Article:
July 11 Energy News

July 11, 2018

Opinion:

¶ “ACCC wants federal rooftop solar subsidy abolished by 2021” • The Australian Competition and Consumer Commission, in a report on how electricity consumers have been ripped off by networks, generators, and retailers, targeted the technology with the least impact, and probably biggest benefit – rooftop solar – to have its subsidies abolished. [RenewEconomy]

Rooftop solar system on a School in Western Australia
(Photo: Orderinchaos, Wikimedia Commons)

¶ “Kavanaugh Could Usher In Even More Business-Friendly Era on Supreme Court” • Brett Kavanaugh could add a powerful new voice on the Supreme Court. His record on the US appeals court reveals views closely aligned with conservatives who seek to rein in agencies on issues from climate change to net neutrality and financial oversight. [BloombergQuint]

World:

¶ The Volkswagen Group signed the initial letters of intent with the FAW Group and the Connected Vehicles Research Institute during a visit of Chinese Premier Li Keqiang to Berlin. VW plans to invest €15 billion for new ventures in the lucrative country through 2022 for both local investments and new research and development efforts. [CleanTechnica]

Volkswagen ID

¶ With a string of new investments and acquisitions in the past year, Shell has quietly stepped up the pace of its transition from an oil and gas company into an energy company. “We are further along than people realize,” says Mark Gainsborough, Executive Vice-President of Shell New Energies, in an exclusive interview with Energy Post. [CleanTechnica]

¶ Investment in clean technologies is closely tracking last year and has already hit $138.2 billion, analysis by Bloomberg New Energy Finance shows. This is just 1% lower than for the first half of 2017, though the direction of investment is changing. Both windpower and smart technologies (including batteries) have seen increased investment. [Climate Action Programme]

Wind farm

¶ German prime minister Angela Merkel and Chinese Prime Minister Li Keqiang signed an agreement that will bring a CATL battery factory to the German city of Erfurt. CATL is China’s largest battery manufacturer. BMW has already signed up to buy over $1.7 billion worth of CATL batteries for electric cars it builds for the European market. [CleanTechnica]

¶ Scottish developer Sustainable Marine Energy’s Plat-I floating tidal device has departed the UK and is on its way to Canada for deployment off Nova Scotia. The trimaran platform left Liverpool on a container ship. SME is to deploy the device in the Grand Passage in the Bay of Fundy for a project at the Fundy Ocean Research Centre for Energy. [reNews]

Container ship Atlantic Sky carrying the floating
tidal device (UK Maritime and Coastguard Agency)

¶ The Indian state of Maharashtra has banned plastic packaging along with such other plastic items as drinking straws and cutlery. The goal is for all of India to do the same by 2022. Maharashtra’s ban is more far-reaching than those of other places. Even colorful plastic garlands that often adorn Hindu temples will no longer be legal. [WBHM]

¶ Irish renewables company DP Energy has been given the green light to expand a hybrid renewable energy park in South Australia to a total of 1.1 GW of wind, solar and storage. The company announced that it had won state government approval for the proposed second stage of its Port Augusta Renewable Energy Park in June. [RenewEconomy]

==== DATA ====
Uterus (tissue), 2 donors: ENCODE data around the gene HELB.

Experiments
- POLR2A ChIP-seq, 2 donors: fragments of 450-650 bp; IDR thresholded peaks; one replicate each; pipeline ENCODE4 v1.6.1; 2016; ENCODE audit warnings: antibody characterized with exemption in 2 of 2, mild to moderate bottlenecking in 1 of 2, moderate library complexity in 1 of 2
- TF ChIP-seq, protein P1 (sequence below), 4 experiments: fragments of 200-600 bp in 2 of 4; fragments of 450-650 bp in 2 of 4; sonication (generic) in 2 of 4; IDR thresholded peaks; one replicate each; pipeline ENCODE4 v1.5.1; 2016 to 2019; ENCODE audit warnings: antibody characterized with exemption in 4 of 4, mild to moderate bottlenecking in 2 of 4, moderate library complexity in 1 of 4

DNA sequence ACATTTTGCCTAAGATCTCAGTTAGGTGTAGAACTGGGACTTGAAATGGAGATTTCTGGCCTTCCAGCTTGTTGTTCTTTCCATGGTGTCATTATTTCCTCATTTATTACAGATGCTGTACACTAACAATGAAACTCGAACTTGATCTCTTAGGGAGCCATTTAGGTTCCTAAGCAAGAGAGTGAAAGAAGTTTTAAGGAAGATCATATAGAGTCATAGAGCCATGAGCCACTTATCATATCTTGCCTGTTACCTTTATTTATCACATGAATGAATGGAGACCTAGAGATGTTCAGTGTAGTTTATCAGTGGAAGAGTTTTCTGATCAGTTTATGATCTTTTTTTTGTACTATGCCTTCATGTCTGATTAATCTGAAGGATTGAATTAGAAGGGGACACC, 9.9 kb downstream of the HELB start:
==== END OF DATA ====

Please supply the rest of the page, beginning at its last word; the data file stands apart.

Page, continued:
DP Energy hybrid power station

¶ According to data released by the German Association of Energy and Water Industries, wind, solar, hydropower, and biogas met 36.3% of Germany’s electricity needs between January and June 2018, while coal provided just 35.1%. This is the first time coal has fallen behind renewable power over such a long period of time in Germany. [EURACTIV]

US:

¶ The city council of Concord, New Hampshire, voted to establish a goal of transitioning the city to 100% renewable energy, the Sierra Club announced. The vote was unanimous. The resolution adopts a goal of using 100% renewable energy for electricity by 2030 and for all sectors including heat and transportation by 2050. [North American Windpower]

Wind turbine

¶ BYD and Generate Capital announced a new electric bus leasing program. The new program is seeded with an initial $200 million investment that is geared towards lowering the barrier to adoption for electric vehicles for public and private-sector buses. The move allows customers to shift some upfront costs to a monthly expense. [CleanTechnica]

¶ Duke Energy introduced a solar rebate program for North Carolina and announced a request for proposals for adding 680 MW of renewable energy capacity in both North and South Carolina. The competitive selection is targeting new solar or other renewable energy facilities. Each project has to have a capacity of between 1 MW and 80 MW. [Renewables Now]

Worker at a Duke Energy solar park (Photo: Duke ENergy)

¶ As of April 2018, more than 99% of the hydro and fossil-fueled (petroleum, natural gas, and coal) power capacity in Puerto Rico was operating, an update from the DOE’s Energy Information Administration said. About a hundred power plants were still not operating as of April, but they are expected to return to service by the end of 2018. [Daily Energy Insider]

¶ EVs could drive a 38% rise in US electricity demand, according to the DOE’s National Renewable Energy Laboratory. The NREL study indicates that rising electricity demand could lead to sustained absolute growth of 80,000 GWh per year over the next thirty years. This could add a growth of 1.6% per year over that period for utility companies. [Utility Dive]

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